Your fantasy baseball cheat sheets are no longer of use. KFFL.com's Fantasy Baseball Diamond Market series gives you candid ratings of fantasy baseball players making MLB news in your rotisserie or head-to-head baseball league. If they're available in any of your fantasy baseball games as free agents, on waivers or for your FAAB dollars, you'll know whether they make the cut.
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Mark DeRosa, 3B, Washington Nationals
In the increasingly likely event that Ryan Zimmerman (shoulder soreness) ends up on the disabled list, DeRosa looks like the first man up. Davey Johnson stated that Steve Lombardozzi and Chad Tracy are options, too. Tracy has come up with a couple of clutch hits this year but has produced little else and sounds like low man on the totem pole, for now.
Looking grim for Zimm
Lombardozzi, 23, is a middle infielder by trade and is considered a backup at second and short as well as the hot corner. He's hit well to begin the season and is probably likeliest to realize whatever upside comes about from this situation. However, because of his versatility, he probably isn't the manager's initial choice.
DeRosa is a career .271 hitter and hit .279 in very limited PT with the San Francisco Giants last season. This past spring, he claimed that his (multi-time) surgically repaired left wrist was finally free of problems, and there have been no reports since to contradict him. He admitted that he wouldn't be the same hitter anymore, power-wise especially, however. Duh.
DeRosa, 37, probably still offers solid on-base skills; his propensity to draw a walk certainly hasn't waned. His .091 BA in 33 at-bats will assuredly rise, especially if he receives some regular PT. That's probably about all he offers, though. If he continues to struggle and Tracy is no better, Lombardozzi, a solid although unspectacular hitter, may force his way into the lineup. Much depends on how much time Zimmerman will miss.
Shallow mixed: Pass
Deep mixed: Pass
Jake Westbrook, SP, St. Louis Cardinals
Although this right-hander has been a hot pickup, skepticism pervades fantasy baseball leagues. Consider this the PSA: The outcomes won't continue to be this good, but Westbrook is to some degree for real. That's because he's made some changes, and when changes produce tangible results to confirm their effectiveness, roto managers should take notice.
No need to regurgitate the words of the St. Louis Post-Dispatch's Derrick Goold or The Associated Press. To summarize: Westbrook received a wakeup call, lost weight, improved his delivery and learned to avoid tipping pitches. Westbrook has always been a fairly talented hurler, but he's long been an underachiever. Perhaps this is the start of the rest of his career.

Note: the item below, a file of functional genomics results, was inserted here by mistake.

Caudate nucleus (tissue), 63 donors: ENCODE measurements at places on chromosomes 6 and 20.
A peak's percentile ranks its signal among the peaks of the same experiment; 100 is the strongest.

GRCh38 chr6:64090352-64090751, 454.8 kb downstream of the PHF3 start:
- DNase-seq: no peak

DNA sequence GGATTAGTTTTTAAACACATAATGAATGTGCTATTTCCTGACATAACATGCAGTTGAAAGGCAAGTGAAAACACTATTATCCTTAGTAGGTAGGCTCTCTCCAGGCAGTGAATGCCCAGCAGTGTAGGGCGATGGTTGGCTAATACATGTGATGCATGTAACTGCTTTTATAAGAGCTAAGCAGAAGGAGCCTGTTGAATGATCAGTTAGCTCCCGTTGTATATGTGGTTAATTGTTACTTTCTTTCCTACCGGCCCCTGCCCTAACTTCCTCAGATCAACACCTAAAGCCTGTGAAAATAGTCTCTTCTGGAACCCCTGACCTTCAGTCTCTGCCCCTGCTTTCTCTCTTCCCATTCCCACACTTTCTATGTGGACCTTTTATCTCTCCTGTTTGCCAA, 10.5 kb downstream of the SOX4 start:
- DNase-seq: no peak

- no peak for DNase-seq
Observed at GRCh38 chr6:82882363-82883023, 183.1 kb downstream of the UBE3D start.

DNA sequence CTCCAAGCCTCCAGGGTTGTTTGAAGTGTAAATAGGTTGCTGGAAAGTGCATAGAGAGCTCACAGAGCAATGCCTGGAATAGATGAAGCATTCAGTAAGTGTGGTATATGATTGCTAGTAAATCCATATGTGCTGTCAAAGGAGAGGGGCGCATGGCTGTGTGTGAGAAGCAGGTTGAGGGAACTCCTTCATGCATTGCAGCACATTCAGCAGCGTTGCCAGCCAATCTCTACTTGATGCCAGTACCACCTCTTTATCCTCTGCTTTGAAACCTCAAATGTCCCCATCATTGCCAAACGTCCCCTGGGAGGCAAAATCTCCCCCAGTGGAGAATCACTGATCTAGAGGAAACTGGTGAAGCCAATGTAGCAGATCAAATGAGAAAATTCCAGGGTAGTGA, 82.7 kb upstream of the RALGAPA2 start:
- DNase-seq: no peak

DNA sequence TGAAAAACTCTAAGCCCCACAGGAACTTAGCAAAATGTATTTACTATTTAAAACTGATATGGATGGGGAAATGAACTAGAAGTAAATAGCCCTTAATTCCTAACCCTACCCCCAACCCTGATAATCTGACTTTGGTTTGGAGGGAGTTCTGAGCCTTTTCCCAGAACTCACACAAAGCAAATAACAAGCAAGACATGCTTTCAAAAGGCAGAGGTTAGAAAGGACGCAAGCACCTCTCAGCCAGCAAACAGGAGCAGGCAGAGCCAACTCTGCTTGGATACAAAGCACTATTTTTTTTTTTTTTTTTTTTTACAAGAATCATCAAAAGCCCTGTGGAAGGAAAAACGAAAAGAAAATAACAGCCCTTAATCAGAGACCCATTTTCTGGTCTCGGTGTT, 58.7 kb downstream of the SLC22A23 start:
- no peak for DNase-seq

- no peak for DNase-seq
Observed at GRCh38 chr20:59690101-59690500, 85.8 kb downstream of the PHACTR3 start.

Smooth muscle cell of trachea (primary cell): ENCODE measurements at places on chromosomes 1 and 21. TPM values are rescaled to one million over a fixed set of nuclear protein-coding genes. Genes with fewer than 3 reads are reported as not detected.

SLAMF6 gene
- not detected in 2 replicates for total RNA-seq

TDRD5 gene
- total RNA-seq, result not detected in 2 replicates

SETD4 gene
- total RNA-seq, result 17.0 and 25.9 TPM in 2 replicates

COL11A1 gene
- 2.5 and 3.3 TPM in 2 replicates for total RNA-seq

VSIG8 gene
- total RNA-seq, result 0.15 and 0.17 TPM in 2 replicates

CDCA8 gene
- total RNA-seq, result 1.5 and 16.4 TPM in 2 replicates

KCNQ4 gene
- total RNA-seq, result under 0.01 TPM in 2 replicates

The 34-year-old has a career 5.03 K/9 and has been inducing swinging strikes about as often as he has throughout his career. Westbrook's 4.35 K/9 is likely to rise into the 5.00s, like his full-season marks in his first two seasons in the NL. He was once a sub-3.00 BB/9 hurler, too, so the changes could foretell improvements there. Plus, he's already an extreme ground-ball pitcher who has a strong D behind him.
Westbrook isn't going to start the All-Star Game for the National League, but this is a different pitcher from the one you used to know. On this team, he'll be in position to win some games, for sure.
Shallow mixed: Watch
Deep mixed: Consider
Chris Schwinden, SP, New York Mets
The Mets are faced with the possibility that Mike Pelfrey (feared partial tear of ulnar collateral ligament in right arm) will miss the remainder of the season. The club has already recalled Schwinden, 25, to replace the pitcher who was off to a nice start to his 2011 season.
Schwinden, another right-hander, posted a 4.71 ERA, a 7.29 K/9 and a 2.57 BB/9 in his 21 big-league innings last year with New York, and his peripherals suggest that he deserved slightly better results. Deserve and earn are two different things, however; Schwinden doesn't have much in the way of stuff. His year-to-year indicators also imply that he's trending downward, so he doesn't take on the shape of a good long-term replacement.
Sandy Alderson reportedly indicated that Chris Young, who's on a minor league deal and whose shoulder has been through the ringer many times, could be ready in mid-May or soon thereafter. Ideally for the Mets, he's who takes over (and lasts) for a good portion of the season. He's worth a bench spot in deep NL leagues.
Matt Harvey and Jeurys Familia are eventual options, too, especially the former, who's just a little older and considered more polished. Each is getting his first taste of Triple-A ball and has struggled initially, especially because of control problems. New York would likely prefer to keep them down until the second half.
Shallow mixed: Pass
Deep mixed: Pass
Minnix is baseball editor and a fantasy football analyst at KFFL. He plays in LABR and Tout Wars and won the FSWA Baseball Industry Insiders League in 2010.
The University of Delaware alum is a regular guest on SiriusXM Fantasy Sports Radio and Baltimore's WNST AM 1570.